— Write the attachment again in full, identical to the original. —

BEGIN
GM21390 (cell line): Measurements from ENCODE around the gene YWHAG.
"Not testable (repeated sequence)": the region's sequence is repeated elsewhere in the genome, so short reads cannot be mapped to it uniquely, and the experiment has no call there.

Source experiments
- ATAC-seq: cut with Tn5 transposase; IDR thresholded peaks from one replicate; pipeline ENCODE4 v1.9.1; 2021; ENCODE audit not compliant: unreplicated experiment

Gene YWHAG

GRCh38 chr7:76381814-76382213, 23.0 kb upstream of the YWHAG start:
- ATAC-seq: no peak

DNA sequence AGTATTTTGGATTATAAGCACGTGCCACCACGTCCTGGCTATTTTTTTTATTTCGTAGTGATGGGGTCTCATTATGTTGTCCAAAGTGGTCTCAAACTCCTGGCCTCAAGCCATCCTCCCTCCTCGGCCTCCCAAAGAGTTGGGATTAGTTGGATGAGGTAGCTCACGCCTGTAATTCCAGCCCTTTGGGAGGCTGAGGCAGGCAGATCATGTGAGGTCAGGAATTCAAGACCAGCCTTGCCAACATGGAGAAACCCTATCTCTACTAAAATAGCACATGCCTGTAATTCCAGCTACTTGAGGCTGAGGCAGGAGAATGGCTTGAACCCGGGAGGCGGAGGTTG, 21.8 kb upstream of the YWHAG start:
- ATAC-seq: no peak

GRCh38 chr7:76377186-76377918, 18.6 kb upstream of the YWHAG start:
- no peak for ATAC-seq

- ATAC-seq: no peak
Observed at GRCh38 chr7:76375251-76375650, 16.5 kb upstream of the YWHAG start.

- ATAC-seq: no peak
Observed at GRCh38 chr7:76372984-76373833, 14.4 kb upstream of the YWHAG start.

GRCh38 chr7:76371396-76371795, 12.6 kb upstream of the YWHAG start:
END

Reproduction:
GM21390 (cell line): Measurements from ENCODE around the gene YWHAG.
"Not testable (repeated sequence)": the region's sequence is repeated elsewhere in the genome, so short reads cannot be mapped to it uniquely, and the experiment has no call there.

Source experiments
- ATAC-seq: cut with Tn5 transposase; IDR thresholded peaks from one replicate; pipeline ENCODE4 v1.9.1; 2021; ENCODE audit not compliant: unreplicated experiment

Gene YWHAG

GRCh38 chr7:76381814-76382213, 23.0 kb upstream of the YWHAG start:
- ATAC-seq: no peak

DNA sequence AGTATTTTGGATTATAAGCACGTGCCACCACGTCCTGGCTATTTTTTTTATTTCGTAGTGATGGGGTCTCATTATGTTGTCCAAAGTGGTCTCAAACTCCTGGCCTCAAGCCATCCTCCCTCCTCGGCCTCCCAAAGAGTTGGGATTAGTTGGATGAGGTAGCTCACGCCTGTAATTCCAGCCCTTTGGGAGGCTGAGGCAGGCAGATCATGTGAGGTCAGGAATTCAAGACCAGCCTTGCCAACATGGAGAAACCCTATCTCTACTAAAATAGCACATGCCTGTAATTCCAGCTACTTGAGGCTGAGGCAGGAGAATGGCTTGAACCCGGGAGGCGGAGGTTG, 21.8 kb upstream of the YWHAG start:
- ATAC-seq: no peak

GRCh38 chr7:76377186-76377918, 18.6 kb upstream of the YWHAG start:
- no peak for ATAC-seq

- ATAC-seq: no peak
Observed at GRCh38 chr7:76375251-76375650, 16.5 kb upstream of the YWHAG start.

- ATAC-seq: no peak
Observed at GRCh38 chr7:76372984-76373833, 14.4 kb upstream of the YWHAG start.

GRCh38 chr7:76371396-76371795, 12.6 kb upstream of the YWHAG start: